The dark caves, Malaysia

The limestone caves of Gombak hosts the tourist famous Batu caves and the conservation grounds of the dark caves.  The dark cave adventure hence begins…
This was an educational tour we thoroughly enjoyed. We have been to multiple cave experiences in and out of Malaysia but never a total dark one.
It was quite on an impulse that we decided to try out this exciting path of the dark caves.  Since it was a holiday season, the slots for the dark caves tour were getting booked soon so we had a bit of a wait.  Here is a tip to avoid the long wait.  Book your slot as you go up to the main cave with the shrine,  giving yourself a half an hour to 45 minutes to explore the cathedral caves and the ornate temples inside Batu caves. Then decend towards the dark caves perfect in time for your slot.
The dark caves are truly worth the wait,  with exquisite stalactite and stalagmite formations that lay hidden but for the faint light up of the flashlight.
Discovered in 1878, by Captain H. C. Syers and William T. Hornaday,  this is one of the largest researched tropical caves in the world.
The dark caves tour begins at the small counter and waiting area about three fourth way up to Batu Caves. A big board greet you there along with a chatter of monkeys. Book your slot make your payment and wait till the timings are called.  While waiting familiarise yourself with the displays which give brief pointers about the ecosystem, the fauna and their adaptations.
The conservation officer who guides the tour will hand you your helmet (cleaned after each tour) and a torchlight.  With a briefing on the rules.
The tour of 850 meters takes approximately 45 minutes to 1 hour.  It begins at the lighted cave with a really big cave mouth. Knowing that from time and ago the limestone deposits were the remain on the sea creatures which emerged as the sea receded, it was interesting to note that the cave inside will be as old as a 100 million years or more.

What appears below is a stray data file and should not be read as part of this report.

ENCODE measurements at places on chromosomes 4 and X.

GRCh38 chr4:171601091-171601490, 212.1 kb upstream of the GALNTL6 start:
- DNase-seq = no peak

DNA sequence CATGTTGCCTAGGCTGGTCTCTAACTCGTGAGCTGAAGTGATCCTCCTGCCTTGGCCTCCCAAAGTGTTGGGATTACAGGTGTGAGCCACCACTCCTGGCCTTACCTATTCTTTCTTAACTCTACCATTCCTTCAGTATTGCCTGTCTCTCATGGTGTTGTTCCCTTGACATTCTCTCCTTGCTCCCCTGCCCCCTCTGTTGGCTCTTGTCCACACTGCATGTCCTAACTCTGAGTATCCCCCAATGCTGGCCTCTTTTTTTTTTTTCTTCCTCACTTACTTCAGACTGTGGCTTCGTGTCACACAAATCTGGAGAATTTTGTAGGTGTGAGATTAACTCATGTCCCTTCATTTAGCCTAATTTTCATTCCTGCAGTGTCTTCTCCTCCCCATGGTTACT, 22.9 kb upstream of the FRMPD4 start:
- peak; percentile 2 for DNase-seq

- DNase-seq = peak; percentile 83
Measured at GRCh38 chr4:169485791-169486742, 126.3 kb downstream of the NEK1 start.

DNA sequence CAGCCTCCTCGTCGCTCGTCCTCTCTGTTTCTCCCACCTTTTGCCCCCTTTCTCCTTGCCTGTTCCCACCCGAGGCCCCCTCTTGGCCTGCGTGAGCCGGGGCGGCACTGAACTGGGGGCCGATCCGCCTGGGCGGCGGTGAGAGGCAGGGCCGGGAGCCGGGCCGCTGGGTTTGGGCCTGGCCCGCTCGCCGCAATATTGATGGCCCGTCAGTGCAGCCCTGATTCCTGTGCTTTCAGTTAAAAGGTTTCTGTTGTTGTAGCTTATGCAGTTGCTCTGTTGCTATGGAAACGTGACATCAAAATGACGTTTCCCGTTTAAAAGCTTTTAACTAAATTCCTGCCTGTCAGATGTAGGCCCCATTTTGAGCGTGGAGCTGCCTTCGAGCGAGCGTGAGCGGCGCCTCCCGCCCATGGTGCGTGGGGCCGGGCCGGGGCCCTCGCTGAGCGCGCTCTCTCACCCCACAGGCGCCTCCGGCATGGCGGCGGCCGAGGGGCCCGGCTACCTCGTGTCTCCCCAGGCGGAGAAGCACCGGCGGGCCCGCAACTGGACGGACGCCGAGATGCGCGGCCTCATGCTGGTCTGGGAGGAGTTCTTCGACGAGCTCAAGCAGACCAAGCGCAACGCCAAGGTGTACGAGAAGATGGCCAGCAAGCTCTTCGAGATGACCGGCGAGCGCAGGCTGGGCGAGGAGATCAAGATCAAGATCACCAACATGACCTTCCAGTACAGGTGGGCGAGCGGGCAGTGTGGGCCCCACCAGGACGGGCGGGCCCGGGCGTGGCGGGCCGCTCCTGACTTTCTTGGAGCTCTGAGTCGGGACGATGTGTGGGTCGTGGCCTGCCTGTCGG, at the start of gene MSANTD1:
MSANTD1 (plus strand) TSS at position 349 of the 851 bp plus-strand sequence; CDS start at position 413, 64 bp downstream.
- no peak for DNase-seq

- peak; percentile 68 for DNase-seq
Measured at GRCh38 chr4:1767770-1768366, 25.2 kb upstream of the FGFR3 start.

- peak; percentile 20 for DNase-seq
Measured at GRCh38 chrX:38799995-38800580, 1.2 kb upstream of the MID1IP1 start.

With erosion slowly exposing the inner chambers it must have been a pretty exciting exploration for the earlier cave diggers (gives me goosebumps)
The cave mouth greeted us with shades of brown and green which progressed quickly to a grey-black interior with a faint odour of bat excrement(guano) which supports the entire ecosystem inside.  The insectivores and frugivorous bats that made this their home are responsible for the life of all other creatures here.  The life cycle completes with a predator  for the bats the “mudsliding viper.”
We followed our guide with shimmering flashlights below eye level to reach out first stop point peering over each other excitedly we watched the surrounding hoping to see a new insect or animal.  Little did we know we stood in the cockroach cavern. With thousands of these dinosaur aged creatures making it their living hole.  All the peering stopped and we all shrunk back… 😀
We proceeded forward spotting the long-legged centipede speeding over the rocks and spotting banded leg spiders till the end of the twilight zone.  Through the out, the area with all growth rate of 2 cms over 70 years the stalactites and stalagmites create beautiful formations like Cave curtains,  cave petals, flowstones and scallops.  two km long route, protected by Malaysian nature society. Slowly proceed to a pitch black cave region where the light has absolutely no way of reaching.  It was a surreal experience listening to the sounds around you without any support from your vision. Knowing that the dwellers of this zone are literally blind.
It was with mystical Wonder we cooled down at the cave winds towards the latter part of the cave surrounded by white layers of forming rocks and little pools of gathered seeped in water.